We learned much because of WISE, but other investigators replicated our results and extended them beyond coronary microvascular dysfunction to include conditions such as takotsubo cardiomyopathy, which was essentially unrecognized in the United States 20 years ago; spontaneous coronary artery dissection, or SCAD, which primarily impacts women, could account for as many as 3% to 5% of all MIs in women, and may not be optimally treated with traditional methods such as stenting; and HF with preserved ejection fraction. Twenty years ago, HFpEF was a blip on the radar screen and thought to be false-positive HF. It was thought that the patient could not possibly be in HF if they had normal EF.

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Improvements in treatment

We are doing better in treating women with heart disease thanks to guidelines recommending optimal medical therapy and therapeutic lifestyle change. Twenty years ago, women were consistently identified late, often identified as having false-positive MIs, and less likely treated with guideline-directed therapies. Because of electronic health records and quality initiatives, we are now judged on use of guideline therapies, which is good. That has altered the trajectory of heart disease for women by closing treatment gaps. Finally, women are getting treated with optimal medical therapy and therapeutic lifestyle change. The most recent AHA report on CVD annual deaths per capita shows that men and women are now equal. There was an epidemic of a surplus of CVD deaths in women starting in the 1980s; 1984 was when the curves crossed. In 2015, the most recent year for which data are available, we are back to parity. Prior to the 1980s, women had fewer CVD deaths than men, so parity is probably not what would happen if we fully understood women-patterned heart disease and treated women according to evidence-based guidelines.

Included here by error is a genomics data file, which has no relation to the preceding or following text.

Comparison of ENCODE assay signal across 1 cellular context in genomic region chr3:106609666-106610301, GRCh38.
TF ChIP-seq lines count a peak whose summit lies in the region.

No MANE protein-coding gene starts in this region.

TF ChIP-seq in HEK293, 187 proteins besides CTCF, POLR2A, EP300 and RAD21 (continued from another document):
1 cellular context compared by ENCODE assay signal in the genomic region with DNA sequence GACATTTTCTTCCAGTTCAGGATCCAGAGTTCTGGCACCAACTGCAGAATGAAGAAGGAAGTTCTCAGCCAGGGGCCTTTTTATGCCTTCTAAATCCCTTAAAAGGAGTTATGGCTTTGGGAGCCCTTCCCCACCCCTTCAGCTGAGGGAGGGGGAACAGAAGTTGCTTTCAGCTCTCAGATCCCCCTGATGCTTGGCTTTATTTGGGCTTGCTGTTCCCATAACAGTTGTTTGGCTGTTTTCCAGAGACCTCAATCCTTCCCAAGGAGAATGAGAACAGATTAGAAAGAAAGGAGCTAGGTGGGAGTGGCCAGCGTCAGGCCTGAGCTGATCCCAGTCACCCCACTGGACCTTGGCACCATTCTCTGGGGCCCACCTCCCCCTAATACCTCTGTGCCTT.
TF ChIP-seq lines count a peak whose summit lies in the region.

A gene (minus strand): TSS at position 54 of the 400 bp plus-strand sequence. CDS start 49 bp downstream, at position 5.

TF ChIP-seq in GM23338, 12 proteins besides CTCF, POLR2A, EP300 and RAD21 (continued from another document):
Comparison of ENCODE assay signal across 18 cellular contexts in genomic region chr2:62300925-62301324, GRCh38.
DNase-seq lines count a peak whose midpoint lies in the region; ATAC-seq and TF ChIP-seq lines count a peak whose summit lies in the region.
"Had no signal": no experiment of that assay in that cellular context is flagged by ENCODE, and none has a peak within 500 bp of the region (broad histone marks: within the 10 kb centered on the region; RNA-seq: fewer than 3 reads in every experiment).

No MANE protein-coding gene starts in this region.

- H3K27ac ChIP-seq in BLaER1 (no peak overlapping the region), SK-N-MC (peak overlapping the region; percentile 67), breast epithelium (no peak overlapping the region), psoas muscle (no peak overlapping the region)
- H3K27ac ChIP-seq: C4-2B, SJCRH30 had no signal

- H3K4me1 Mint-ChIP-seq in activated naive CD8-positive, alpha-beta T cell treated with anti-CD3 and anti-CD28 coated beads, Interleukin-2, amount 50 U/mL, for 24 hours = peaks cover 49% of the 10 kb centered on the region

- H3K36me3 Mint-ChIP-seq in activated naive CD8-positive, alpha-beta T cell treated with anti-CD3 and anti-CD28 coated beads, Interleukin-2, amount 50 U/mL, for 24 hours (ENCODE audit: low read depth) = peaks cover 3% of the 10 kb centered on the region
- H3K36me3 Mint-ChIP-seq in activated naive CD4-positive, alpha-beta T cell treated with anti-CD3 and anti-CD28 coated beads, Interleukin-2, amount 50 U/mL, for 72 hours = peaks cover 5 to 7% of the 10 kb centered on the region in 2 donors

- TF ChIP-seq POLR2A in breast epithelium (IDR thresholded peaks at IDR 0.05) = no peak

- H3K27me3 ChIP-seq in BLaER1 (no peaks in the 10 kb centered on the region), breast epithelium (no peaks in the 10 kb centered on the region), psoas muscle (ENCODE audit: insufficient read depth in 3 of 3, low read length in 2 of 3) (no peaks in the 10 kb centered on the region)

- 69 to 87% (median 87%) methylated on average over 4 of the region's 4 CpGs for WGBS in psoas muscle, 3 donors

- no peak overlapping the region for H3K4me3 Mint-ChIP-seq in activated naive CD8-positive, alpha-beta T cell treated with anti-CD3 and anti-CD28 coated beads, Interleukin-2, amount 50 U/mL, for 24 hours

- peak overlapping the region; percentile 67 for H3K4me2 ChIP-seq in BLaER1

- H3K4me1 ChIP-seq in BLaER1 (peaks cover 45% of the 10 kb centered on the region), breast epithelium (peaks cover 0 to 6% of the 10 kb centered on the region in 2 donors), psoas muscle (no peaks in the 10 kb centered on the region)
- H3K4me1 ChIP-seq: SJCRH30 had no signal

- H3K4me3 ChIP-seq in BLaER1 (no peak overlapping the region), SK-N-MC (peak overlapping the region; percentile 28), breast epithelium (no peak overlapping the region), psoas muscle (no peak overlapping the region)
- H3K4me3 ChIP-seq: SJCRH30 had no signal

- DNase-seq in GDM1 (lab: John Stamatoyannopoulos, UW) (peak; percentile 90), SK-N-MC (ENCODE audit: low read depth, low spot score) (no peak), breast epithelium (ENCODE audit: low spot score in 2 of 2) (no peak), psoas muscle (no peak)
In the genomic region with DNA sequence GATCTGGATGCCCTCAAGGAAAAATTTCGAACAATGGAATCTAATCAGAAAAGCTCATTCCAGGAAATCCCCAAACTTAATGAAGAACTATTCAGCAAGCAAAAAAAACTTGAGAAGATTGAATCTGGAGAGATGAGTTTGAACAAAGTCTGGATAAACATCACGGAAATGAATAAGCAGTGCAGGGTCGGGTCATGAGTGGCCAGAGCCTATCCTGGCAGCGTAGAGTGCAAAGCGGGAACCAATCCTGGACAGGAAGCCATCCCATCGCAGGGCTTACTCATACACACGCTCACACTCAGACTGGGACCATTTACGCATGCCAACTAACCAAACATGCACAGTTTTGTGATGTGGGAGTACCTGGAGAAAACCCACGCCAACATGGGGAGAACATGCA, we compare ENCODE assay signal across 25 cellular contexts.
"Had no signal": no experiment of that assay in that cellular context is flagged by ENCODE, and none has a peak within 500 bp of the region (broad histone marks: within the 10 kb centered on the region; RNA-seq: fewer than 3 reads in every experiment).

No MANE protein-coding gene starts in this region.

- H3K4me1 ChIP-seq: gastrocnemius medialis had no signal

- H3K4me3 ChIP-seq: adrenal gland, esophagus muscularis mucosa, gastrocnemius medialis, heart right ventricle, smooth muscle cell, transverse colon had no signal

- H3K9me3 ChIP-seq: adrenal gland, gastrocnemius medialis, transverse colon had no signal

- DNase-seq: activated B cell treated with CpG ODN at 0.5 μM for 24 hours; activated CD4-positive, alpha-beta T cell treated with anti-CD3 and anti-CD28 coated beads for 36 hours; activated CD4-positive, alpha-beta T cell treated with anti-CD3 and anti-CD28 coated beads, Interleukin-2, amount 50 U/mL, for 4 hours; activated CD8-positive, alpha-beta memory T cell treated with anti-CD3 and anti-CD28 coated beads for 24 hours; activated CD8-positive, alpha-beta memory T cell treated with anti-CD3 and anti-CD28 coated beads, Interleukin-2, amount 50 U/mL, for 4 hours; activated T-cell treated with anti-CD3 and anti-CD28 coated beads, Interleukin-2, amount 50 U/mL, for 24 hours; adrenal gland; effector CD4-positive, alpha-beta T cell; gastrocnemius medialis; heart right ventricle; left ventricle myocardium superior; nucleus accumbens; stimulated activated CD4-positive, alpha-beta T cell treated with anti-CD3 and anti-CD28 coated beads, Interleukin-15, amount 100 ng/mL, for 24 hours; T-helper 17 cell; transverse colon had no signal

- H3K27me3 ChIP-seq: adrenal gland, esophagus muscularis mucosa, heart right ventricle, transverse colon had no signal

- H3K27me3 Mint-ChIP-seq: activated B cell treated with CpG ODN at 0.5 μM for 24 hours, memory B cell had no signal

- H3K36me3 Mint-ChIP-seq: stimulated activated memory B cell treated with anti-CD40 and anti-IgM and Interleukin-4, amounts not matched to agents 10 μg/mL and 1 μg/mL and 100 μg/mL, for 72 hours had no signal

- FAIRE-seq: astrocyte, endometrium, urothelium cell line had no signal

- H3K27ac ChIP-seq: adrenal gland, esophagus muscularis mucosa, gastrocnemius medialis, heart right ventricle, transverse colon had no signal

Gaps remain

Going forward, we will continue to work to close both knowledge and treatment gaps. One area of persistent and growing gaps is in premenopausal women younger than 55 years. The VIRGO study clearly demonstrated that younger women with MI are less treated, and if they are diabetic, they were more likely to be told to lose weight, while men with diabetes, who were more overweight, were more often provided with statins prior to the MI. This is an indicator of gender bias in the use of evidence-based guidelines.

A survey by the Women’s Heart Alliance also demonstrated that physicians still do not rank CVD as the top health care concern for women. Heart disease remains rated after breast cancer and weight management. We have a physician education gap that continues to need to be addressed.

The WISE investigators and others are looking to conduct randomized controlled trials to specific female phenotypes to understand and inform guidelines. For example, Cardiology Today Chief Medical Editor Carl J. Pepine, MD, MACC, and I were recently awarded funding for the WARRIOR trial by the Department of Defense. This will be a 4-year randomized controlled trial of women with signs and symptoms of ischemia but no obstructive CAD, who will be randomly assigned to receive therapies that we found in pharmacologic probe trials to be effective for coronary microvascular dysfunction, including high-intensity statins and maximally tolerated ACE inhibitors or angiotensin receptor blockers plus a baby aspirin.

We need to do a lot more work on HFpEF. Research is proceeding at a snail’s pace and the patient population is still predominantly women, although men are catching up.

– C. Noel Bairey Merz, MD, FACC, FAHA, FESC

Cardiology Today Editorial Board Member

Cedars-Sinai Heart Institute

Disclosure: Bairey Merz reports honoraria and/or consultant fees were paid to her institution by Kaiser Permanente, Practice Point Communications, PriMed and Sanofi.